Wednesday, February 2, 2022

Fleshing Out Ancestors Based on Military Records

Reading through the detailed British and Canadian military records available for my hubby's great uncle, Henry Arthur Slatter (1866-1942), I found lots of non-military details that helped build a picture of the boy, the man, and his family. Physical descriptions, health and dental details, but also clues to major turning points in his life.

Born in the gritty Whitechapel section of London, Henry and two of his older brothers were preteens when they were put into a training program designed to give pauper boys the skills to serve in the military or at least have a trade. All three flourished in the program, becoming accomplished musicians well suited to the military life. After they grew up and continued their military careers, they all left England to become well-known bandmasters in Canada.

From poverty to bandmaster

Reading the records, it was clear Henry lied about his age to join the military. Both the official birth index and his baptism record show a birth year of 1866. Yet somehow Henry was recorded as being 17 (instead of 15) years old in the 1881 UK Census, where he was a private in the 7th Fusiliers. 

In 1884, he added two years to his actual age and enlisted as a 20-year-old when he joined the Grenadier Guards. Those records were lengthy!

One son died young

As shown at top in an excerpt from the pension pages in the file, Henry and his wife, Alice Winter Good (1864-1914), had four children...but unfortunately, one child is crossed out in the listing, with a notation about his early death.

I had previously found little William Matthew Slatter's birth, but not his death. Now Henry's military record gave me a death date for this young son, as well. 

After serving in the Grenadier Guards and earning a pension, Henry moved his family to Vancouver. In 1912 Henry was serving as bandmaster for the 72nd Seaforth Highlanders. Then World War I began and more tragedy struck Henry's family.

On Christmas Day of 1914, Henry's wife Alice died. Their son Arthur Albert Slatter (1887-1917) was killed in action with the London Regiment of the 20th Battalion of the Royal Fusiliers, during fierce fighting in Europe (his name is now on the Arras Memorial in France).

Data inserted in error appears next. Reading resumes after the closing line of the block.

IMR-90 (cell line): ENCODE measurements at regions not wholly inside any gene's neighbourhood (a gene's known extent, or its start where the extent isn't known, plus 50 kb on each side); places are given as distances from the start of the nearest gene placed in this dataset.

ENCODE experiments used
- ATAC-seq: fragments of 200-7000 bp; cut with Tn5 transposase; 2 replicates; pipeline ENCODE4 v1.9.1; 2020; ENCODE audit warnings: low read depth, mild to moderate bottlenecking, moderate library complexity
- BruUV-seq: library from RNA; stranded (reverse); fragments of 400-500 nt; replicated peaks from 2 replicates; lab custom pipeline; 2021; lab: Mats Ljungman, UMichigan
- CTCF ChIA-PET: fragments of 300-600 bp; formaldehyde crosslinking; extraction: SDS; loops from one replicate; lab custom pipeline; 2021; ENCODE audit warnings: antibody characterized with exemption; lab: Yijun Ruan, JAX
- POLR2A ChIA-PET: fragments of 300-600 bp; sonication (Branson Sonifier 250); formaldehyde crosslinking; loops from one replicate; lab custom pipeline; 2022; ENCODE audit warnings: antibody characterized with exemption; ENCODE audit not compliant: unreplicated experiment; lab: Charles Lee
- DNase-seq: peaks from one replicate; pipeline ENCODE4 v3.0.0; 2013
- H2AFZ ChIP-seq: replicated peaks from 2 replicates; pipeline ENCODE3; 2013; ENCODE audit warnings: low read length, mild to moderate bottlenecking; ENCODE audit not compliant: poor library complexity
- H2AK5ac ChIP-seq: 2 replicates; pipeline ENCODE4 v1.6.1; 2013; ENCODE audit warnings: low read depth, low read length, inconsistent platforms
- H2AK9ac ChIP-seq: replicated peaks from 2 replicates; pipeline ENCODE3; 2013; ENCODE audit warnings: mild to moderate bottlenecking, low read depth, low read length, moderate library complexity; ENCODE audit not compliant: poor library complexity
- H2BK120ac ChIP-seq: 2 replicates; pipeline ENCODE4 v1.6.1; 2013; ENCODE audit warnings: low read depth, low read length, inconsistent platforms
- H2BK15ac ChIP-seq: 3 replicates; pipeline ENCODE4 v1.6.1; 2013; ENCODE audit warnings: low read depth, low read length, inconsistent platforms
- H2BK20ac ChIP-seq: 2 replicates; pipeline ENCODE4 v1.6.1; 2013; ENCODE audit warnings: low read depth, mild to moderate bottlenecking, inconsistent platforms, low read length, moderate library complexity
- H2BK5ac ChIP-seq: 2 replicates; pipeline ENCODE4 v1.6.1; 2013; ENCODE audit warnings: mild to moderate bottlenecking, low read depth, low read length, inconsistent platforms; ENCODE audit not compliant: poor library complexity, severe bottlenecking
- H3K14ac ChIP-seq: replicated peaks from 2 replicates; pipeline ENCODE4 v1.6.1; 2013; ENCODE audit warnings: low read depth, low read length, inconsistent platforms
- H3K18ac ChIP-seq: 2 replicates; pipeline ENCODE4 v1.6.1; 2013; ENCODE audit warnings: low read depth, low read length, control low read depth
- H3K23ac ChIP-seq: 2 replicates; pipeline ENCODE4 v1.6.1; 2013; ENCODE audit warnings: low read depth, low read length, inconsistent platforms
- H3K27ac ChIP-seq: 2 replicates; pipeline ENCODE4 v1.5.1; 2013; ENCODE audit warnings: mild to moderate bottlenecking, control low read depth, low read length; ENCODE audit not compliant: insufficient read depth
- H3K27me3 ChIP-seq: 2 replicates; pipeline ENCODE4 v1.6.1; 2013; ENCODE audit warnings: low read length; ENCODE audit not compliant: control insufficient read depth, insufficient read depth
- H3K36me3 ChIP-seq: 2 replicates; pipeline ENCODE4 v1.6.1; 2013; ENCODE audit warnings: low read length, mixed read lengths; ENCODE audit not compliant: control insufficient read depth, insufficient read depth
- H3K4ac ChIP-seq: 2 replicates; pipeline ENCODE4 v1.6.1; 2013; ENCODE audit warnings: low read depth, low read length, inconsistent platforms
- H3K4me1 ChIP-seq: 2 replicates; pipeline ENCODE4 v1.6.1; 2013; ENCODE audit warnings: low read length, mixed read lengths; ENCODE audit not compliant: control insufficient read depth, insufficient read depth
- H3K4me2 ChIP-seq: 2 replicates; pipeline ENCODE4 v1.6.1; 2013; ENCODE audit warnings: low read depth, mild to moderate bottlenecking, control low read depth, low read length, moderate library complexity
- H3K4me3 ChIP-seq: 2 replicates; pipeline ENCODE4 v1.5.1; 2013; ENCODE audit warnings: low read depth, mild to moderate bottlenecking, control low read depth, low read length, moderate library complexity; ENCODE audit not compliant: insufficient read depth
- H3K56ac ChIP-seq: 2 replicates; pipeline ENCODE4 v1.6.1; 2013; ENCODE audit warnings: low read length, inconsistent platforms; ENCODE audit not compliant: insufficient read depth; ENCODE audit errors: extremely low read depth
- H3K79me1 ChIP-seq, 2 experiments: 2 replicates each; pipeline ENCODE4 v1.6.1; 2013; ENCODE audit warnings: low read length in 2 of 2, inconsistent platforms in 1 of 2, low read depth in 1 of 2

Second marriage details

The military files note that Henry enlisted in the WWI Canadian Expeditionary Forces, serving in England with the 1st Canadian Reserve Battalion.

Shown above is part of a page from his thick WWI CEF file. On November 14, 1918, the CO granted permission for Henry to remarry. He was 52 at the time.

Also in the file is a detailed card showing the bride as Kathleen Barnes, an "English widow" and the groom as an "English widower." They were married on December 2, 1918, in Christ Church, Brighton, Sussex, and the card even includes witness names. 

Wonderful genealogical details but also good for me to see that he was not alone. According to the military examiners, Henry Arthur Slatter was generally healthy, did not have any medical complaints (although he did have poor eyesight), and didn't look his age. Reading their comments gave me more of a sense of the human being, not just the military man.

No wonder I scour every page of every military record in search of details that add to my knowledge of an ancestor's life beyond the service.


  1. Such detailed records are so valuable. I didn't know that Henry would require permission to remarry! Who thought?

  2. What great military records. Are these English or Canadian? If only the U.S. didn't have the 1973 fire.

    1. One set British, one set Canadian. So full of detail! Agree with you about the unfortunate destruction of the US military records ;(

  3. I too have found lots of details in military records...I only wish all the WWI PSRs from Britain had survived. Even so, those that have survived have added a lot to my research. My favourite details are the physical descriptions, especially the various tattoos!!